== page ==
Transferring Your Home To Your Loved Ones


Understanding how your property transfers at death can reduce anxiety and lead to less conflict when you’re gone. There could be significant tax implications, expenses and unexpected liens. It is important to consult an attorney before making changes to your title.

When someone passes away, there may be a probate estate or trust subject to administration. If there is a property in the estate or trust, we often recommend obtaining an appraisal. The appraisal determines the date of death value for tax purposes. If the property is sold while in the estate, the proceeds will need to be deposited into an estate account. The estate will receive a 1099S that needs to be reported on a 1041 fiduciary tax return.

If a property is vacant, the homeowner’s insurance company may not cover the property. In addition, if the property is not being used as a residence after the death of the owner, it is possible the homestead credit could be recaptured by the county before a new deed can be transferred. Once the property is ready to be distributed from the trust or estate, the personal representative or trustee must sign a new deed and record it with the land records. The job is not done unless the property is in the name of the beneficiary. As you can see, working with an estate attorney ensures that the personal representative meets all of his or her obligations and nothing falls through the cracks.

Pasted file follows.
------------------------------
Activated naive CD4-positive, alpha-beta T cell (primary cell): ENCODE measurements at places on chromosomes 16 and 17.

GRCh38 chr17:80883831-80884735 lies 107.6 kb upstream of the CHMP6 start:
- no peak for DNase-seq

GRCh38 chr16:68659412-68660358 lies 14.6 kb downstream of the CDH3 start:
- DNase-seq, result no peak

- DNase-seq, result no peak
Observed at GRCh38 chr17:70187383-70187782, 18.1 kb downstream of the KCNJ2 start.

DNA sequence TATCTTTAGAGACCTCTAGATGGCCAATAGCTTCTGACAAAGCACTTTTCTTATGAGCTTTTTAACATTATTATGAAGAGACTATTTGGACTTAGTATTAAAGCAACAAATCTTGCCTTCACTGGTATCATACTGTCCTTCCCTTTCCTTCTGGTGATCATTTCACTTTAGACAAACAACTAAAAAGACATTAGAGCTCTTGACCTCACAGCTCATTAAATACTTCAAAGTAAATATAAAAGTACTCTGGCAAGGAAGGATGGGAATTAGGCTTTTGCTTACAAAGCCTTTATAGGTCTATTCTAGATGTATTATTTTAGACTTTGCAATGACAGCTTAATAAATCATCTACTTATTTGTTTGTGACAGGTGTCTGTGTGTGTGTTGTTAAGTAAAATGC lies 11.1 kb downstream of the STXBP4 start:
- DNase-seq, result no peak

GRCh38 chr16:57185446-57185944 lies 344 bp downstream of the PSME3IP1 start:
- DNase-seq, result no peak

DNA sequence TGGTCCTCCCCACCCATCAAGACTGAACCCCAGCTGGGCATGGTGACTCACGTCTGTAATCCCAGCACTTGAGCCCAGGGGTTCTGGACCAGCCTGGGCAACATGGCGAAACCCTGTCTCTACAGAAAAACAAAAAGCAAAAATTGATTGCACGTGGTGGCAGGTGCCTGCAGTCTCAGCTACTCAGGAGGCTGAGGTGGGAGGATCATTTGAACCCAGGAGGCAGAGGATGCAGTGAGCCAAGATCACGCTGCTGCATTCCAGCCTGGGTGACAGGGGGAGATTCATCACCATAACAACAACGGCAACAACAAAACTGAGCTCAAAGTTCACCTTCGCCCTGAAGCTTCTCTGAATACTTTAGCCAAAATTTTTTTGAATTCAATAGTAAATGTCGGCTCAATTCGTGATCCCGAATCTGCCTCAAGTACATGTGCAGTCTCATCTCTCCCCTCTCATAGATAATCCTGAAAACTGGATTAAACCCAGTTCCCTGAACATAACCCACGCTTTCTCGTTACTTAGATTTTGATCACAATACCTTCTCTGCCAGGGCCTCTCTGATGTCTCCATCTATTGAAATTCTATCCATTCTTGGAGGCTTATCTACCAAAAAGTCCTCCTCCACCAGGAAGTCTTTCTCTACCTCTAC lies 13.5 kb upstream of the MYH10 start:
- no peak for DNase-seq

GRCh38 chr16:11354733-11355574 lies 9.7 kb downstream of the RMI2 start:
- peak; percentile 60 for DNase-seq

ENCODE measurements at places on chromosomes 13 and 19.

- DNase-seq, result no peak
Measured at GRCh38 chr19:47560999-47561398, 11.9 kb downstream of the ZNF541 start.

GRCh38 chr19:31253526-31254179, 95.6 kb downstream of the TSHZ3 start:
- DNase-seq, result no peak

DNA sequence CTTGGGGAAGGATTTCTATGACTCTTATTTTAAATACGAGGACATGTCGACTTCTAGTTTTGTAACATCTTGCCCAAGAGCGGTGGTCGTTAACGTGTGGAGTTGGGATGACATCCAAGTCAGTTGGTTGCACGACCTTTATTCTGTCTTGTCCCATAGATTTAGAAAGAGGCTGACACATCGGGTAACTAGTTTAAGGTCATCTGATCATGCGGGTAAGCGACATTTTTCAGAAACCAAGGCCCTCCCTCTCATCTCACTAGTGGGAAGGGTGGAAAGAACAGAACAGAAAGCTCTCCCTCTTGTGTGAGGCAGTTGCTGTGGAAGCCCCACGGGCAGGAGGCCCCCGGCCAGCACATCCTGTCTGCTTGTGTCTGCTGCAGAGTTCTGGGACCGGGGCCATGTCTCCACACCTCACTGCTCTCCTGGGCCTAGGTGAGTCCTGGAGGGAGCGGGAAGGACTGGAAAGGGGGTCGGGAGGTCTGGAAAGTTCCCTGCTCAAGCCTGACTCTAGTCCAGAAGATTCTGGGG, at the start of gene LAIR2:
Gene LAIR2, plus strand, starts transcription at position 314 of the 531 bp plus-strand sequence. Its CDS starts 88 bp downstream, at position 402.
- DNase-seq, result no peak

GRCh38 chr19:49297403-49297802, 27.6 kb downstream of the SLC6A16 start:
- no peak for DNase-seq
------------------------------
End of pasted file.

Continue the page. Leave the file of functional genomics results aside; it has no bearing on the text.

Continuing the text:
People consult estate attorneys at different stages of life. I believe the attorney should meet with the client and identify their goals. Some clients are young married couples who own their property as tenants by the entireties and aren’t concerned about what happens when they are gone. Others are widows or widowers who now own their property alone and are concerned about probate or ensuring one child has a right to remain in the home after they are gone. Each situation is unique and requires careful thought and guidance.

If a client wants to avoid probate, an attorney may mention life estate deeds with powers, revocable living trusts and joint ownership. For asset protection planning options, they may suggest creating an LLC and transferring the property into the LLC. If a client wants to protect the house from a Medicaid lien as part of estate recovery, we discuss life estate deeds without powers, irrevocable trusts and outright gifts of property. With knowledge there is peace of mind. Start planning today.

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